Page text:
It’s clear and in plain sight what’s wrong with golf; it takes too long to watch or play, is inconsistent with a contemporary culture of instant gratification and, for the Millennial generation, too expensive, time-consuming and far from cool.
Like all cultural aspects of society and central to the human condition, life goes in cycles, generational ups-and-downs. But, if club membership figures in traditional golf markets such as the UK and the USA are an accurate benchmark, down on average 7.5% year on year; and pay-TV audience ratings falling at an alarming rate of around 9% per annum, golf has got a significant problem. And one it needs to deal with PDQ.
Although those responsible for the broad development and macro-marketing of the game, such as the R&A, the USGA, the European Tour and the PGA TOUR agree that golf take too long to watch and/or play, they appear, like rabbits caught in the headlights, unable to find either individual or collective solutions.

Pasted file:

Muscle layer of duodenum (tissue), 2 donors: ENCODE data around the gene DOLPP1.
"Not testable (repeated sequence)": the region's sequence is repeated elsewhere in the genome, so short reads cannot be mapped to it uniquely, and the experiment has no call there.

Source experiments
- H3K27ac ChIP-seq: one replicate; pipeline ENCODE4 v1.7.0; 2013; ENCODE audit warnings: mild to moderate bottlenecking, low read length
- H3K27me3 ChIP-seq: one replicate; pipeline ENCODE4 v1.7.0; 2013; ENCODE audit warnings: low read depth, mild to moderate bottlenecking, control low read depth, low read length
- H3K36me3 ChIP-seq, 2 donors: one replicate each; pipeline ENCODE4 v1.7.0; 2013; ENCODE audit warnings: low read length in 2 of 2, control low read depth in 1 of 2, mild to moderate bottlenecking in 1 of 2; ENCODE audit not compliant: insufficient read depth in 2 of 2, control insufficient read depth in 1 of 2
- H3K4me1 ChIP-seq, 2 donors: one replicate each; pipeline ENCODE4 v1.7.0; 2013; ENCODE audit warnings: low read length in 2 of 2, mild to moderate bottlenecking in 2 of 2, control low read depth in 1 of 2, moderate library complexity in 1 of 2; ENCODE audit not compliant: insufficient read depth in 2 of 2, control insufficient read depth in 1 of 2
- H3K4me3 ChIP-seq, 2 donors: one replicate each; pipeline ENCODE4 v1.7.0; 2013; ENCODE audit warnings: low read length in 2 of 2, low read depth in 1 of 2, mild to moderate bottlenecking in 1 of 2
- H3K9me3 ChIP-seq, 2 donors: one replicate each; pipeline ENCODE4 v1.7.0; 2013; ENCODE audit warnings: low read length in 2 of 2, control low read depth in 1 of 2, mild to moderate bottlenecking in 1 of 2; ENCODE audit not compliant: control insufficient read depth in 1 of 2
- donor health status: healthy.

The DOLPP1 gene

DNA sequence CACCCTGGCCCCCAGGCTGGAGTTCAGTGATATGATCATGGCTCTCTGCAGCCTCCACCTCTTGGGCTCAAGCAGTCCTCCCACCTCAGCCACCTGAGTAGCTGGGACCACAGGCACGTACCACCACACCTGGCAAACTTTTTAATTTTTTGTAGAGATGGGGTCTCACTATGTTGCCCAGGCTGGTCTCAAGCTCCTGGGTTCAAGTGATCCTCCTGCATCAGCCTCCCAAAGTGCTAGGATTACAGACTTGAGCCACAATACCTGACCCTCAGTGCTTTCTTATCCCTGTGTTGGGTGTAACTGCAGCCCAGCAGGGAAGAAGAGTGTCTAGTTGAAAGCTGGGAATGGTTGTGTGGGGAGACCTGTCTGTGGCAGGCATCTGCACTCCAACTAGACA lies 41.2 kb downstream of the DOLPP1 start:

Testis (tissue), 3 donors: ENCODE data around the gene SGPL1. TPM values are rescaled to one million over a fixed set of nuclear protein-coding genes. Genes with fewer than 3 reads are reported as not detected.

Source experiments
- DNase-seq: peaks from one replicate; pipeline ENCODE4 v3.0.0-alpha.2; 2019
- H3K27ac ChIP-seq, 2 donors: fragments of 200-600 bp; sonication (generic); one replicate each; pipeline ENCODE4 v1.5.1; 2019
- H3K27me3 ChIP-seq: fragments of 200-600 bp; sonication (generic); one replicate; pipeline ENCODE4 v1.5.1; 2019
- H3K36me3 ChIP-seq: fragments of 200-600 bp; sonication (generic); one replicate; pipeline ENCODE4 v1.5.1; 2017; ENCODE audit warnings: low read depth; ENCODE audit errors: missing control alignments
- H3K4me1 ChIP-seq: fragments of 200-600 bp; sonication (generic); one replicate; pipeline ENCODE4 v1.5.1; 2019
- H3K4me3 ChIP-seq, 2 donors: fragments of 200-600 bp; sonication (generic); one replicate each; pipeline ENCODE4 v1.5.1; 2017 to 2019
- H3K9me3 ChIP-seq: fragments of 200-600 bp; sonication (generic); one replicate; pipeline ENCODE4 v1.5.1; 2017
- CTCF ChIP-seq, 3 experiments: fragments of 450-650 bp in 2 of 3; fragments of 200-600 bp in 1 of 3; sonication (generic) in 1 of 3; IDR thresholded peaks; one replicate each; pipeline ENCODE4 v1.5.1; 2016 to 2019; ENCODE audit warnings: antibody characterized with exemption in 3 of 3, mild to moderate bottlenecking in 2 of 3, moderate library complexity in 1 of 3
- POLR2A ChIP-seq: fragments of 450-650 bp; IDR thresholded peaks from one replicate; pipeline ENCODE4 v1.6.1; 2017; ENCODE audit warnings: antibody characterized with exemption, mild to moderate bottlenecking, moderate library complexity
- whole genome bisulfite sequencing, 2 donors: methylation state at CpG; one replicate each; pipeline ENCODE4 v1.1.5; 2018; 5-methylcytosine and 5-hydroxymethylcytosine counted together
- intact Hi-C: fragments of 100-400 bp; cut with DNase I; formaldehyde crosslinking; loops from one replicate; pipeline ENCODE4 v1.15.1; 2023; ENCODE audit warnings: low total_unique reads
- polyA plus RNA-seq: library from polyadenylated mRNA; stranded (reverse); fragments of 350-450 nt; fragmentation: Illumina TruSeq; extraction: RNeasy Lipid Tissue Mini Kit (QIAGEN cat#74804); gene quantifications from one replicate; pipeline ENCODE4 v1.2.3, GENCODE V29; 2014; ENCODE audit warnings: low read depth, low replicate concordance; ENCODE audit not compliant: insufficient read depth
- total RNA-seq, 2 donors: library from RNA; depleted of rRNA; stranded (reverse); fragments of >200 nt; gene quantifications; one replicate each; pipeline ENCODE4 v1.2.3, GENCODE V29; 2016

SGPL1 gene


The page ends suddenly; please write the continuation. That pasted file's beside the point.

Most agree that slow play is the curse of modern golf. Professional and therefore recreational too, given we all, especially younger, more impressionable players like to mimic the top pros, pacing out yardages, developing pre-and-post-shot routines, reading the greens to within an inch of their lives.
At a recent PGA TOUR event, the Farmer’s Insurance at Torrey Pines, the leading group’s three-ball final round took six hours, and still could not conclude, carrying forward to a Monday play-off.
Ironically, the winner was the self-acclaimed ‘Snail’ of the PGA TOUR, Jason Day, who, asked about the pace of play by Bunker Mentality recently said, “It doesn't really worry me too much,” adding, “To be honest, I don't really care what people say.”
Slow play serial-offender JB Holmes was once again at the heart of the matter. Taking 4’ 10” to play a single shot from the middle of the fairway into the green, forcing the normally taciturn Luke Donald to take to Twitter to say, “The last group was over a hole behind, we can all blame JB... and yes the player should take responsibility for their pace of play, but if they don’t, that’s why we have Tour officials - they needed to step in a while ago.”
But, like all organisations owned by and run in the best interests of their members, the PGA TOUR did precisely nothing.
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